Monday , November 11 2019
Home / Tag Archives: US/Global Economics (page 2)

Tag Archives: US/Global Economics

The divergent nowcast and one model’s forecast at Seeking Alpha

by New Deal democrat The divergent nowcast and one model’s forecast at Seeking Alpha Over 10 years ago I found a good, quick-and-dirty way of looking at the Index of Leading Indicators. It only matters at turning points, which means, for the first time since the 2015-16 “shallow industrial recession,” it’s worth looking at now. That, plus a concise look at the bifurcation in the producer vs. consumer economy as it stands now, is a post I’ve put up over...

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An Increasingly Divergent US Economy

An Increasingly Divergent US Economy Lots of people have been huffing and puffing about whether or not the US economy will go into a recession in the near future, with Menzie Chinn and Jim Hamilton at Econbrowser saying it is now about 50-50 whether or not the US economy will go into recession by the end of 2020.   I do not have a horse in that race, but I am struck that a new odd phenomenon has recently appeared in the US economy, a split between...

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Positive housing, initial claims, and Philly Fed outweigh negative industrial production

Positive housing, initial claims, and Philly Fed outweigh negative industrial production So, after a nearly empty week until now, there were four economic reports this morning. Three of them were good. First, although overall housing starts and permits declined, single family permits, the most forward looking and least volatile of the metrics, were only 3000 off a new  expansion high (red in the graph below, vs. multi-family permits): Housing’s...

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A Nobel for the Randomistas

A Nobel for the Randomistas I don’t think anyone was surprised by this year’s “Nobel” prize in economics, which went to three American-based specialists in the design of on-the-ground experiments in low income countries, Abhijit Banerjee, Esther Duflo and Michael Kremer.  I think the award has merit, but it is important to keep in mind the severe limitations of the work being honored. The context for this year’s prize is the long, mostly frustrating...

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Scenes from the September jobs report

[unable to retrieve full-text content]Scenes from the September jobs report I shared the best good news from the September jobs report released last Friday: there’s a good argument that the economy has reached “full employment,” although we could do even better if real wages improved more. Today let’s look at the bad news, which comes from examining the leading […]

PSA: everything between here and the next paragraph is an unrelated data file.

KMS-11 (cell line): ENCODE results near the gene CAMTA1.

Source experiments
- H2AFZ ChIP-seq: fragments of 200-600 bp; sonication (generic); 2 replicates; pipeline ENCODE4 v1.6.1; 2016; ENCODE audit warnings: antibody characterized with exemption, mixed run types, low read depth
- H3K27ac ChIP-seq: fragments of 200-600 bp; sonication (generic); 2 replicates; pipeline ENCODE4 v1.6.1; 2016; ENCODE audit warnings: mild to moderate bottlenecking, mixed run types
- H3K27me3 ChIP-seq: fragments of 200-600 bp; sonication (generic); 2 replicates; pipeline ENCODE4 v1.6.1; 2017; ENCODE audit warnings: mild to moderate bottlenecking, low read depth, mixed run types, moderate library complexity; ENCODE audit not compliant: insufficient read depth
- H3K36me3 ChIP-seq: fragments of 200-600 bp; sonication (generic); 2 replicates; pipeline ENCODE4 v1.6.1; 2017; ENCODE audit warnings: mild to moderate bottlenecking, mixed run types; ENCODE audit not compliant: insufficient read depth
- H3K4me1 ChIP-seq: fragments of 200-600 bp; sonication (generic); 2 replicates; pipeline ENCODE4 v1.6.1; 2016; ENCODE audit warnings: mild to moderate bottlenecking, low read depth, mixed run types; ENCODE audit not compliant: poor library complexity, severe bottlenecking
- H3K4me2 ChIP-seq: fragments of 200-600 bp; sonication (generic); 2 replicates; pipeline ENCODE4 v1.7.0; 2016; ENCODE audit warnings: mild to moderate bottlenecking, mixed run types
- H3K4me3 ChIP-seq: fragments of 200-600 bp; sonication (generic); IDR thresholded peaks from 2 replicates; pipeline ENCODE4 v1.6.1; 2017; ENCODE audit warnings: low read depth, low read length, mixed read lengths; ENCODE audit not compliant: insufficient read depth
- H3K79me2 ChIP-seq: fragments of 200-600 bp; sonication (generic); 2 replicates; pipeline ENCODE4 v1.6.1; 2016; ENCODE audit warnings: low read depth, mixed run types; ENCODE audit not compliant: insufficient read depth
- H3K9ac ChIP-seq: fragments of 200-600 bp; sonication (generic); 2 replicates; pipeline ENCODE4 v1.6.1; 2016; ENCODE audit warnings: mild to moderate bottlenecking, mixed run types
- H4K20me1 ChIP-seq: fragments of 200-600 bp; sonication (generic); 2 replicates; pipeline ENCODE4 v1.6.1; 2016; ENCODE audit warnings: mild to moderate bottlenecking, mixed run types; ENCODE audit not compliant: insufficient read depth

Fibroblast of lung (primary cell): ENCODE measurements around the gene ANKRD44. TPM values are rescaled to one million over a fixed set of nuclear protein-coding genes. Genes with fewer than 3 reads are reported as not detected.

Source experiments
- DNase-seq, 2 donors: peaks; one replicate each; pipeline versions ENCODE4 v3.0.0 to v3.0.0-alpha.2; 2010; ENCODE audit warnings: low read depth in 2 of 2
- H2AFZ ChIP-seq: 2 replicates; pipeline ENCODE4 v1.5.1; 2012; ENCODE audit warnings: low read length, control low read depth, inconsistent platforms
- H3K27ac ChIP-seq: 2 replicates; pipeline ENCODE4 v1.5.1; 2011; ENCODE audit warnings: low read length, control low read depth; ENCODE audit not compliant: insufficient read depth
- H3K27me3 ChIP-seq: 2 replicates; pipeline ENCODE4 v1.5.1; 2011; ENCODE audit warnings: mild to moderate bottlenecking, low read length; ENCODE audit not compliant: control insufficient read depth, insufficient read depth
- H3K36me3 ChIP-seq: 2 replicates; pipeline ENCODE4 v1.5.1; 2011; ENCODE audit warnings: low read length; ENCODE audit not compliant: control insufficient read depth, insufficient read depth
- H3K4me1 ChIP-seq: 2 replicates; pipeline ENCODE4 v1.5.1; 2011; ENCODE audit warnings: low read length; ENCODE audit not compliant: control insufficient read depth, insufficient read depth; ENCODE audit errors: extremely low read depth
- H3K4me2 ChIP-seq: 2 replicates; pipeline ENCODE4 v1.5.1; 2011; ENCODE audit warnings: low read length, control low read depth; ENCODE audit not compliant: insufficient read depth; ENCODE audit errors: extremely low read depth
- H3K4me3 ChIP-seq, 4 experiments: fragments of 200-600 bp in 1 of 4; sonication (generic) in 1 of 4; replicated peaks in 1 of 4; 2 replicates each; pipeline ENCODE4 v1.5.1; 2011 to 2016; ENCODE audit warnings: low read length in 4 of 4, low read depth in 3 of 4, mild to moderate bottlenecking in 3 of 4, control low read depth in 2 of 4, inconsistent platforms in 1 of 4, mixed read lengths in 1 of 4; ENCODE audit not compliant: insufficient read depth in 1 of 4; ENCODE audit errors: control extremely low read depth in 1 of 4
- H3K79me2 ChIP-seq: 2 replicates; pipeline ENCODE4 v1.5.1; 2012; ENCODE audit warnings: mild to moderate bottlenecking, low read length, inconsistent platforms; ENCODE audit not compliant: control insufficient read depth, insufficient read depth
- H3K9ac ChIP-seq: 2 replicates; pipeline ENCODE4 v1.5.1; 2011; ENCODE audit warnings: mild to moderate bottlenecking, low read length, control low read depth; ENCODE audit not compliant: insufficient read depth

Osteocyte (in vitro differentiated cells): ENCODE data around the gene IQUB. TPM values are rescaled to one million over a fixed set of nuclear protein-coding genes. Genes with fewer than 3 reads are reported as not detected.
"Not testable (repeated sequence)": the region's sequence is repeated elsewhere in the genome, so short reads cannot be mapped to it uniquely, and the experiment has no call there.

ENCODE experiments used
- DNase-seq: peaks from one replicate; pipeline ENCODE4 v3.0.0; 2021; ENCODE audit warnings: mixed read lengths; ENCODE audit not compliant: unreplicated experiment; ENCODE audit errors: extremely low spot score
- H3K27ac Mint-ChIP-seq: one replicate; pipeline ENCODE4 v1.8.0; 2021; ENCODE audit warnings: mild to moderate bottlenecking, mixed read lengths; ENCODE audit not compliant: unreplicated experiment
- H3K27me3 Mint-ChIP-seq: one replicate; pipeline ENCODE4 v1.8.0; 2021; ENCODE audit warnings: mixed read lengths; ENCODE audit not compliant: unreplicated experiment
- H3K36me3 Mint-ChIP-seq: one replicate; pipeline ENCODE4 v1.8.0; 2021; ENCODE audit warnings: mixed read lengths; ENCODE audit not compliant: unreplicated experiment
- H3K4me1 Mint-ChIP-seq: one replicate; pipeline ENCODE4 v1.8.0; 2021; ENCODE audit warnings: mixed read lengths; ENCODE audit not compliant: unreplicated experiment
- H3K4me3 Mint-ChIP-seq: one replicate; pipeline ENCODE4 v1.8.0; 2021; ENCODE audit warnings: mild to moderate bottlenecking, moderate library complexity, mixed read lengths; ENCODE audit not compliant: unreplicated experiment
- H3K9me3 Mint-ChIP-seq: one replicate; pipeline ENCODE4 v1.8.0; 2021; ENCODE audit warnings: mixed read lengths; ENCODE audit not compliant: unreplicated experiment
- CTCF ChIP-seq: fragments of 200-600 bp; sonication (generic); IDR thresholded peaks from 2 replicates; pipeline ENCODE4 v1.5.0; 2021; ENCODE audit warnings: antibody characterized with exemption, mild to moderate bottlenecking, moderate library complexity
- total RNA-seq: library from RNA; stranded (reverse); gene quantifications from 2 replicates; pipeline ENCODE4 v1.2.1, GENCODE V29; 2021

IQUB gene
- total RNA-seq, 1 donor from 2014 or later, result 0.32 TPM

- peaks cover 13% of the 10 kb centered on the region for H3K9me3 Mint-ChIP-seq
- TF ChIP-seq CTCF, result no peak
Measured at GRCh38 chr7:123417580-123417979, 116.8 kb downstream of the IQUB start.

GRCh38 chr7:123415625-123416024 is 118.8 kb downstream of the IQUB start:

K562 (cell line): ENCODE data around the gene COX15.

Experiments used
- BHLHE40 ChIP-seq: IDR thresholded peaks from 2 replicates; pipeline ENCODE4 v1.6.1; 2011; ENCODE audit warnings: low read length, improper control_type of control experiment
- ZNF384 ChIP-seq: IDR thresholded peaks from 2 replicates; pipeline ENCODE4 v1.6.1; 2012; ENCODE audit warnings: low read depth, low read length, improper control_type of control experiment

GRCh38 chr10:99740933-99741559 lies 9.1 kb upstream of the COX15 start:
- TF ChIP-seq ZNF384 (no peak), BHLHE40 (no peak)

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August JOLTS report: nearly all employment measures now neutral

August JOLTS report: nearly all employment measures now neutral The JOLTS report for August showed a decline in all metrics m/m as well as a slowing trend overall. To review, because this series is only 20 years old, we only have one full business cycle to compare. During the 2000s expansion: Hires peaked first, from December 2004 through September 2005 Quits peaked next, in September 2005 Layoffs and Discharges peaked next, from October 2005 through...

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Medicare for All

Medicare for All The abstract for “Does Medicare Coverage Improve Cancer Detection and Mortality Outcomes?” by Rebecca Mary Myerson, Reginald Tucker-Seeley, Dana Goldman and Darius N. Lakdawalla: Medicare is the largest government insurance program in the United States, providing coverage for over 60 million people in 2018. This paper analyzes the effects of Medicare insurance on health for a group of people in urgent need of medical care – people with...

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Real average and aggregate wages for September

Real average and aggregate wages for September Now that we have the September inflation reading, let’s take a look at real wage growth. First of all, nominal average hourly wages in September increased +0.2%, while consumer prices were unchanged. As a result, after rounding, real average hourly wages for non-managerial personnel increased +0.1%. This translates into real wages of 97.7% of their all time high in January 1973: On a YoY basis, real...

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Closing The Open Skies

Closing The Open Skies Trump’s stonewalling on impeachment is the top story, snore.  Lower down and more important is Trump allowing Turkey to attack the Kurds in Syria with the support of Russia. Even GOP senators do not like this and ISIS fighters may get out. But, heck, those will go to Europe, and unlike the Btis and Canadians, the Kurds did not help us out in Normandy in WW II.  And, probably most important, Trump has major business interests in...

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